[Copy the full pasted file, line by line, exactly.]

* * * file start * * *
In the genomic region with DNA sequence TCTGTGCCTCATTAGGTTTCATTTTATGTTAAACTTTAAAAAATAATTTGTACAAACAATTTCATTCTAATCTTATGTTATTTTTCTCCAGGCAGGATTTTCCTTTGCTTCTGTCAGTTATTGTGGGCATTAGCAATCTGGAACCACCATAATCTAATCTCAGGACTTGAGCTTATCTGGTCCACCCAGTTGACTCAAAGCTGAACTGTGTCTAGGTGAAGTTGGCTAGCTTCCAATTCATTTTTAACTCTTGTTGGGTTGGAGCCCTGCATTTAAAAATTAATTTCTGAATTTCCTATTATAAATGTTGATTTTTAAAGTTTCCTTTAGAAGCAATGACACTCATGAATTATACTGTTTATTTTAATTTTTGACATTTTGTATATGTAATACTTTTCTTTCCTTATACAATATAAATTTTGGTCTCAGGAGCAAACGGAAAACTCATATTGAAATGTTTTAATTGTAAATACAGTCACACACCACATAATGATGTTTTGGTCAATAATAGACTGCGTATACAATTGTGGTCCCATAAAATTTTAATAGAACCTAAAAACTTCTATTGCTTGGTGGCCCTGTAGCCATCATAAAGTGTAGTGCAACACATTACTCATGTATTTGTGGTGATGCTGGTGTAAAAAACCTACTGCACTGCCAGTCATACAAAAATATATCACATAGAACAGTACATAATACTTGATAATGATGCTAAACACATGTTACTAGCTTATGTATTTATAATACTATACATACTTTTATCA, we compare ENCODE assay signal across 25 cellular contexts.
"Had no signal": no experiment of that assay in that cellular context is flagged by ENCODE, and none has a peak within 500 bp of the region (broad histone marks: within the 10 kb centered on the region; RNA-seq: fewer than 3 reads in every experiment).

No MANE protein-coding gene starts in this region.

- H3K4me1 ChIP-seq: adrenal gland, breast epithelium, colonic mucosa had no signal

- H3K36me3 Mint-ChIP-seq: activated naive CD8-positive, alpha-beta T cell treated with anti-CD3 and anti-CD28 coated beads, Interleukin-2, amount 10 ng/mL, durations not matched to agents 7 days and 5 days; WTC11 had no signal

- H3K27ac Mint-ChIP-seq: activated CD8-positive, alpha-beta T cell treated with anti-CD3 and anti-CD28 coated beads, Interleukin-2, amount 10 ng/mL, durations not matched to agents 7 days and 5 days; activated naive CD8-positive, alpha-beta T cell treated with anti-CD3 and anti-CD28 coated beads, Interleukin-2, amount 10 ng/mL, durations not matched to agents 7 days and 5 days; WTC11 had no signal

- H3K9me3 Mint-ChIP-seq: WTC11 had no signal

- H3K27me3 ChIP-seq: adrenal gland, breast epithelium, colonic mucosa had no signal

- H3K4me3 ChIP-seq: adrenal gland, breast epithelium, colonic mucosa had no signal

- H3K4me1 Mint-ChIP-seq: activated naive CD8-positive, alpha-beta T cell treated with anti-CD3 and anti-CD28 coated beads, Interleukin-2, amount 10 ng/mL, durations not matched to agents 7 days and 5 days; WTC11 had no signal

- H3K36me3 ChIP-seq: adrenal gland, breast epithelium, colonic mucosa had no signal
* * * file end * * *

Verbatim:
In the genomic region with DNA sequence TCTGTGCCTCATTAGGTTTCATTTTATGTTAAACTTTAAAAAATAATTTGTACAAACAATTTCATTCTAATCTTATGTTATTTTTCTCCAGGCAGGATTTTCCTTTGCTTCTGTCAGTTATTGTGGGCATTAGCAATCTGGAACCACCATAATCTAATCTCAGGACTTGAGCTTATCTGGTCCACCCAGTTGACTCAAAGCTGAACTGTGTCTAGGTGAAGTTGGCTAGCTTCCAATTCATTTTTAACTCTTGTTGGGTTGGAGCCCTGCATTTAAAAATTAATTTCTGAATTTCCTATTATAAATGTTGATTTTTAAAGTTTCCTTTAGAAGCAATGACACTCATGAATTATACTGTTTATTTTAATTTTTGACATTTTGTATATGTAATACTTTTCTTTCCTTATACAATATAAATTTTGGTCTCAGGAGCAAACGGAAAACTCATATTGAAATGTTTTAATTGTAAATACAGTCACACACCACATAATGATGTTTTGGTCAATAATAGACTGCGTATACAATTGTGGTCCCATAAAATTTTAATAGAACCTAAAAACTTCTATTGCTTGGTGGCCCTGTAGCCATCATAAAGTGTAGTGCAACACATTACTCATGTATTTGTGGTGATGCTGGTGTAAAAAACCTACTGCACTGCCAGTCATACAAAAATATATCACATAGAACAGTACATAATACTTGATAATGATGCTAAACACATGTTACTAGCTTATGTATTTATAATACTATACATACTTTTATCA, we compare ENCODE assay signal across 25 cellular contexts.
"Had no signal": no experiment of that assay in that cellular context is flagged by ENCODE, and none has a peak within 500 bp of the region (broad histone marks: within the 10 kb centered on the region; RNA-seq: fewer than 3 reads in every experiment).

No MANE protein-coding gene starts in this region.

- H3K4me1 ChIP-seq: adrenal gland, breast epithelium, colonic mucosa had no signal

- H3K36me3 Mint-ChIP-seq: activated naive CD8-positive, alpha-beta T cell treated with anti-CD3 and anti-CD28 coated beads, Interleukin-2, amount 10 ng/mL, durations not matched to agents 7 days and 5 days; WTC11 had no signal

- H3K27ac Mint-ChIP-seq: activated CD8-positive, alpha-beta T cell treated with anti-CD3 and anti-CD28 coated beads, Interleukin-2, amount 10 ng/mL, durations not matched to agents 7 days and 5 days; activated naive CD8-positive, alpha-beta T cell treated with anti-CD3 and anti-CD28 coated beads, Interleukin-2, amount 10 ng/mL, durations not matched to agents 7 days and 5 days; WTC11 had no signal

- H3K9me3 Mint-ChIP-seq: WTC11 had no signal

- H3K27me3 ChIP-seq: adrenal gland, breast epithelium, colonic mucosa had no signal

- H3K4me3 ChIP-seq: adrenal gland, breast epithelium, colonic mucosa had no signal

- H3K4me1 Mint-ChIP-seq: activated naive CD8-positive, alpha-beta T cell treated with anti-CD3 and anti-CD28 coated beads, Interleukin-2, amount 10 ng/mL, durations not matched to agents 7 days and 5 days; WTC11 had no signal

- H3K36me3 ChIP-seq: adrenal gland, breast epithelium, colonic mucosa had no signal